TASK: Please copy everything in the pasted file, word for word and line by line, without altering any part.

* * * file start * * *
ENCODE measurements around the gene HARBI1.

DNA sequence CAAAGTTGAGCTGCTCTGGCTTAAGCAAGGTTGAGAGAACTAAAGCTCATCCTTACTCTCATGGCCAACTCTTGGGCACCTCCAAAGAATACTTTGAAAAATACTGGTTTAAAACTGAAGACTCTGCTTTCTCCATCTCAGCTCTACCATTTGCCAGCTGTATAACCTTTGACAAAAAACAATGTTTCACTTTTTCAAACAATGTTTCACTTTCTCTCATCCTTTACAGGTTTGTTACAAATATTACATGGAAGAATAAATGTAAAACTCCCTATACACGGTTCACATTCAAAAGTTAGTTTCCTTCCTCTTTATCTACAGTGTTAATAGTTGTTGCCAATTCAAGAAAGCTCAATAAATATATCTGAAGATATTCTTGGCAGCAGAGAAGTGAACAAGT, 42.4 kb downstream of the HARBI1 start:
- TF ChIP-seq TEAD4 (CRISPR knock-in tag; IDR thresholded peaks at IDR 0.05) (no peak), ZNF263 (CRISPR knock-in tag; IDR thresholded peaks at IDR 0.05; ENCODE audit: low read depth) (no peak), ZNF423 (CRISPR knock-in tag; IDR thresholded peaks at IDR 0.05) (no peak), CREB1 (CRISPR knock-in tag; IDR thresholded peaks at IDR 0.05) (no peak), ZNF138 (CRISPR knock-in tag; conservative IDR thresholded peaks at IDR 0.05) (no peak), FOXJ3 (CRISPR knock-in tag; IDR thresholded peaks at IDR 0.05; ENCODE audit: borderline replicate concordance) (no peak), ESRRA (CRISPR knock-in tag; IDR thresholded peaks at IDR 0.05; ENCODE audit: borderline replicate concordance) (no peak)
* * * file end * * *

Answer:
ENCODE measurements around the gene HARBI1.

DNA sequence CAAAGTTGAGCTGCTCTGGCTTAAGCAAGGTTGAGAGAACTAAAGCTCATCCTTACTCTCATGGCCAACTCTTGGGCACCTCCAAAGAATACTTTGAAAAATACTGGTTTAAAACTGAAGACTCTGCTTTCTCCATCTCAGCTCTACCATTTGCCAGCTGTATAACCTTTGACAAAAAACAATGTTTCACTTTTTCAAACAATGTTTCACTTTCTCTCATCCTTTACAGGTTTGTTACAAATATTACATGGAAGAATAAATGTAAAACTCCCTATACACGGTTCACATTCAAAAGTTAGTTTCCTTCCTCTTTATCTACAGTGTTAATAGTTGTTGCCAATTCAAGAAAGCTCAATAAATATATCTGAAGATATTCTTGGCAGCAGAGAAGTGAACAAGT, 42.4 kb downstream of the HARBI1 start:
- TF ChIP-seq TEAD4 (CRISPR knock-in tag; IDR thresholded peaks at IDR 0.05) (no peak), ZNF263 (CRISPR knock-in tag; IDR thresholded peaks at IDR 0.05; ENCODE audit: low read depth) (no peak), ZNF423 (CRISPR knock-in tag; IDR thresholded peaks at IDR 0.05) (no peak), CREB1 (CRISPR knock-in tag; IDR thresholded peaks at IDR 0.05) (no peak), ZNF138 (CRISPR knock-in tag; conservative IDR thresholded peaks at IDR 0.05) (no peak), FOXJ3 (CRISPR knock-in tag; IDR thresholded peaks at IDR 0.05; ENCODE audit: borderline replicate concordance) (no peak), ESRRA (CRISPR knock-in tag; IDR thresholded peaks at IDR 0.05; ENCODE audit: borderline replicate concordance) (no peak)